Where a person decides to purchase or acquire commercial immovable property, a factor which should be taken into account when assessing the costs of the purchase, is the tax deductions or allowances that may be available. In this regard, a potential purchaser of commercial property should take note of s13quin of the Income Tax Act, No 58 of 1962 along with Interpretation Note 107 (IN107), which was issued by the South African Revenue Service (SARS) during December 2018.
In terms of s13quin, provided certain requirements are met, a person may claim an allowance on part of the costs of new and unused commercial buildings or improvements to such buildings. IN107 provides some insight into SARS’s interpretation of this provision and explains how the allowance available under this section operates.
Ordinarily, only taxpayers for whom commercial buildings constitute revenue assets (i.e. taxpayers that in the normal course of business acquire and trade in commercial buildings) would be allowed to deduct attendant purchase, construction and improvement costs.
Basic requirements to claim s13quin allowance
The basic requirements to claim an allowance under s13quin are the following:
- The contract for construction, purchase or improvement must have been concluded after 1 April 2007;
- Costs relate to a new and unused commercial building or improvement;
- The building or improvement is owned by the taxpayer; and
- The building is wholly or mainly being used for trade in the year of assessment.
The s13quin allowance is restricted to commercial buildings and improvements thereto. IN107 defines buildings as substantial structures of a relatively permanent nature consisting of walls, a roof and necessary appurtenances. It further states that the allowance is not available for all the immovable assets that would be covered by the broader concept of commercial property.
In discussing the meaning of “commercial building” within the context of s13quin, IN107 refers to the decision in ITC 1007 (1962) 25 SATC 251 (N), where it was held that a hotel swimming pool and surrounds that were detached from the hotel itself did not constitute a building within the meaning of s13quin. One should note that in the same decision, the court stated that a swimming pool that was part of the building may have fallen within the parameters of the section. This would be the case if, for example, such swimming pool was built into the rooftop of the hotel and therefore physically part of the permanent structure.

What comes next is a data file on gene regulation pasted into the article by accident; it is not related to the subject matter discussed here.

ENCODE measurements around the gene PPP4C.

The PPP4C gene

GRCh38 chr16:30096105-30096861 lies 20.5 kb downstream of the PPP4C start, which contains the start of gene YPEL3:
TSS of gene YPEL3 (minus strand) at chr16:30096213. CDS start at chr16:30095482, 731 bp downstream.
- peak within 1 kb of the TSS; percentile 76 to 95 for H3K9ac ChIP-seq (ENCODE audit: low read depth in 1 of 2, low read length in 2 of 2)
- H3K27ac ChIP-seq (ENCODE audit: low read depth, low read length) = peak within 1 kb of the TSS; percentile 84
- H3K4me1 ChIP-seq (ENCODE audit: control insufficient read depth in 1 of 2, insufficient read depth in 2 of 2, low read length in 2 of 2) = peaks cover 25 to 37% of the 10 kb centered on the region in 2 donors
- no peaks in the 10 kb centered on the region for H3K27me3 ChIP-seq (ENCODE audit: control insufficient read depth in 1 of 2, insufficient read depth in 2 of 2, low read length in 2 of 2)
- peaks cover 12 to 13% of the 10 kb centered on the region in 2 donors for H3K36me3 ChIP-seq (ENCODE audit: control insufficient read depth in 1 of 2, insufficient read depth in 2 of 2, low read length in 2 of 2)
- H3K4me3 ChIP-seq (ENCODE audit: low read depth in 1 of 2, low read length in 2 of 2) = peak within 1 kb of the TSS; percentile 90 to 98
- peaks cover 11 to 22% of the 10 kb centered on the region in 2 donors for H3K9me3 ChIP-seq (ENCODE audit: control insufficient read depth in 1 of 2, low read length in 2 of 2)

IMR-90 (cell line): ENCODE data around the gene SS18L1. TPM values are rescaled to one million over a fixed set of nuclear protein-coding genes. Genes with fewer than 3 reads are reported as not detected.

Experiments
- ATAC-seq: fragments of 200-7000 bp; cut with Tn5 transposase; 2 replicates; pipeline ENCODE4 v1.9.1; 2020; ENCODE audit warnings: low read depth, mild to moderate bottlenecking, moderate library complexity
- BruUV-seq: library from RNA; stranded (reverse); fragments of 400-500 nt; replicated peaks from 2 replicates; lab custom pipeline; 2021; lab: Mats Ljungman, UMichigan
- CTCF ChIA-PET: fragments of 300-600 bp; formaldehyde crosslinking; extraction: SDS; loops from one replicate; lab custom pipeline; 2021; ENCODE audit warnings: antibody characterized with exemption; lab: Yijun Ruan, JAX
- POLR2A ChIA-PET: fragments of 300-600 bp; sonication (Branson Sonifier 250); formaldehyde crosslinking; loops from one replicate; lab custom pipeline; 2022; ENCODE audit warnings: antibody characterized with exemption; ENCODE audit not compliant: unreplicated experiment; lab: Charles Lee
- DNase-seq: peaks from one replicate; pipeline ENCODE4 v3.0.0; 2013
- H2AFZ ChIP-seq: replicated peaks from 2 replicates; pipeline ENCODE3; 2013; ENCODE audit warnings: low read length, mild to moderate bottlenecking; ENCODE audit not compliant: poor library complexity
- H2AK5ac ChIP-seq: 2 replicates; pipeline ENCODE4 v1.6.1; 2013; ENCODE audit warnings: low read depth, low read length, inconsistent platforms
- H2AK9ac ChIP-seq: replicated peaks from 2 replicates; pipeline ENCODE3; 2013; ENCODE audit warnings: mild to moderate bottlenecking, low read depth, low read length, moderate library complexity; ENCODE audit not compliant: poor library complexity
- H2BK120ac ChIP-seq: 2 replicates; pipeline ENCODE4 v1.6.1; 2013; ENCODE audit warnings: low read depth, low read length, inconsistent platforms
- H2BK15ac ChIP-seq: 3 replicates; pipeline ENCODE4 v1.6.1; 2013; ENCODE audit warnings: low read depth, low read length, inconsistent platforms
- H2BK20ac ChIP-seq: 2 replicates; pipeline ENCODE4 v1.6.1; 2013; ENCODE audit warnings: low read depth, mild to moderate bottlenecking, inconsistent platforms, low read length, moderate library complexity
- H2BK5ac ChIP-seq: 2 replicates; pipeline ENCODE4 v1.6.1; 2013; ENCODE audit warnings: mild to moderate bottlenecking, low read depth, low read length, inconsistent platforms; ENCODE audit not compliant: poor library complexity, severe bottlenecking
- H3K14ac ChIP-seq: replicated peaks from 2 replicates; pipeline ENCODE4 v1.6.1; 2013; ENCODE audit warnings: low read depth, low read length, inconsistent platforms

New and Unused
For s13quin to apply, the buildings or improvements must be both new and unused. IN107 states that “new” must be taken to mean recently constructed and “unused” means that the building was not previously used by any person for any purpose. IN107 further states that whether a building is “new and unused” depends on the facts of the case and must be determined at the point where the taxpayer becomes the owner of the building or improvement. According to IN107, where the building is purchased, the s13quin allowance is still available to the purchaser, provided that it is new and unused from the perspective of the purchaser.
Even where a building is no longer new or unused, any new and unused improvements to its physical structure will qualify for a s13quin allowance. According to IN107, an improvement has been held to be an extension, addition, improvement that is physically attached to, connected or structurally integrated with the building.
Value of the allowance
The s13quin allowance is limited to 5% of the lower of the actual cost to the taxpayer, or the cost that would have been incurred by the taxpayer in an arm’s length transaction. The allowance is also limited by any deductions or allowances available regarding the same expenditure.
Importantly, where only part of a new and unused building is acquired by the taxpayer without the taxpayer having erected or constructed that part, the acquisition cost for the purposes of s13quin is deemed to be 55% of the acquisition price of the part of the building acquired. In the case of an improvement being acquired, the acquisition cost for the purposes of s13quin is deemed to be 30% of the acquisition price. IN107 explains that the purpose of the 55% limitations is to ensure that the allowance is not calculated on the cost of the land, which would be included in the acquisition price of the building purchased.
Wholly or mainly used for trade
A valuable feature of the s13quin allowance is that it is potentially available for past years of assessment where the taxpayer’s income for the trade conducted out of the building was exempt, provided the building or improvement has not been disposed of subsequently.
Section 13quin, in the present high risk and unpredictable economic environment, provides some welcome tax relief for those persons who are in the business of building and creating new commercial infrastructure in South Africa. The section is helpful for taxpayers who build or buy new and unused commercial buildings in circumstances where they would ordinarily not be allowed a deduction.